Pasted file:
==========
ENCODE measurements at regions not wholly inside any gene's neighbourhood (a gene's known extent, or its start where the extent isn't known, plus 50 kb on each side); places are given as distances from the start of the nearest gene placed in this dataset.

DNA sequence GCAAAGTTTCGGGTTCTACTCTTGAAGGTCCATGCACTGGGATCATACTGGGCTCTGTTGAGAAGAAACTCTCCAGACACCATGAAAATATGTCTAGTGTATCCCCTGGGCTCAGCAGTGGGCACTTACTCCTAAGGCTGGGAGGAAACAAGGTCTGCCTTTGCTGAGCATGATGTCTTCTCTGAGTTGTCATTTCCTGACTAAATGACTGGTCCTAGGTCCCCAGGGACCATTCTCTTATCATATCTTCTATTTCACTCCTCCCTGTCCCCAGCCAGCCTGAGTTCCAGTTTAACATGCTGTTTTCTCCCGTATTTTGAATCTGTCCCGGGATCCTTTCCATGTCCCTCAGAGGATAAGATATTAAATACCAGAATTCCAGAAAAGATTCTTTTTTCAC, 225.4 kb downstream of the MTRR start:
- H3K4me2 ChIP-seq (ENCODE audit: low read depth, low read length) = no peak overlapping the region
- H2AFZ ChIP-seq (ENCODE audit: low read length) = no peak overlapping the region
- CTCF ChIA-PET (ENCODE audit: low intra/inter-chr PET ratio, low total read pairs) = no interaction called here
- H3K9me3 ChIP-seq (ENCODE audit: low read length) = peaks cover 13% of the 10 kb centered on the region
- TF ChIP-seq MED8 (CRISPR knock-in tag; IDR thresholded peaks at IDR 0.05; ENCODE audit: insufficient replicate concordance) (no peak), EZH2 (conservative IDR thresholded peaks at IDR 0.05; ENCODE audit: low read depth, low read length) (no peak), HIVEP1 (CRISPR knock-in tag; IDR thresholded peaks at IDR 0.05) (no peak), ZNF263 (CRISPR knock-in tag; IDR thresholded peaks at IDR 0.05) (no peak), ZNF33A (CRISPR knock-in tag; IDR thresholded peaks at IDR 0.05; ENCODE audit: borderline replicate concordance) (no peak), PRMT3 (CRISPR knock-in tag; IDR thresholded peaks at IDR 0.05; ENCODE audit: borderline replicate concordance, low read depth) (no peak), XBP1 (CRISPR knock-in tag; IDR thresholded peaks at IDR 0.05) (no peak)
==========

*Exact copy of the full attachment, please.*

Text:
ENCODE measurements at regions not wholly inside any gene's neighbourhood (a gene's known extent, or its start where the extent isn't known, plus 50 kb on each side); places are given as distances from the start of the nearest gene placed in this dataset.

DNA sequence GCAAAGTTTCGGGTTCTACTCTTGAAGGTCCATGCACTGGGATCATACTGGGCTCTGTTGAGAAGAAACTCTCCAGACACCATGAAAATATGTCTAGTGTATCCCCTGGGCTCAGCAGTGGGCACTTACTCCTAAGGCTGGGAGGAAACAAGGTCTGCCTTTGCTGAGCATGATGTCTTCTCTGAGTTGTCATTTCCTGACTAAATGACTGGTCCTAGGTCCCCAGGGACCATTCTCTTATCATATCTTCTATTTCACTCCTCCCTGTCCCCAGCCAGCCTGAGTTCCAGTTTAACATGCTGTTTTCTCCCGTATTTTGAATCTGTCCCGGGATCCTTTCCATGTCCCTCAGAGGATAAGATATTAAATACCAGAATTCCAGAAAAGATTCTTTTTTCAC, 225.4 kb downstream of the MTRR start:
- H3K4me2 ChIP-seq (ENCODE audit: low read depth, low read length) = no peak overlapping the region
- H2AFZ ChIP-seq (ENCODE audit: low read length) = no peak overlapping the region
- CTCF ChIA-PET (ENCODE audit: low intra/inter-chr PET ratio, low total read pairs) = no interaction called here
- H3K9me3 ChIP-seq (ENCODE audit: low read length) = peaks cover 13% of the 10 kb centered on the region
- TF ChIP-seq MED8 (CRISPR knock-in tag; IDR thresholded peaks at IDR 0.05; ENCODE audit: insufficient replicate concordance) (no peak), EZH2 (conservative IDR thresholded peaks at IDR 0.05; ENCODE audit: low read depth, low read length) (no peak), HIVEP1 (CRISPR knock-in tag; IDR thresholded peaks at IDR 0.05) (no peak), ZNF263 (CRISPR knock-in tag; IDR thresholded peaks at IDR 0.05) (no peak), ZNF33A (CRISPR knock-in tag; IDR thresholded peaks at IDR 0.05; ENCODE audit: borderline replicate concordance) (no peak), PRMT3 (CRISPR knock-in tag; IDR thresholded peaks at IDR 0.05; ENCODE audit: borderline replicate concordance, low read depth) (no peak), XBP1 (CRISPR knock-in tag; IDR thresholded peaks at IDR 0.05) (no peak)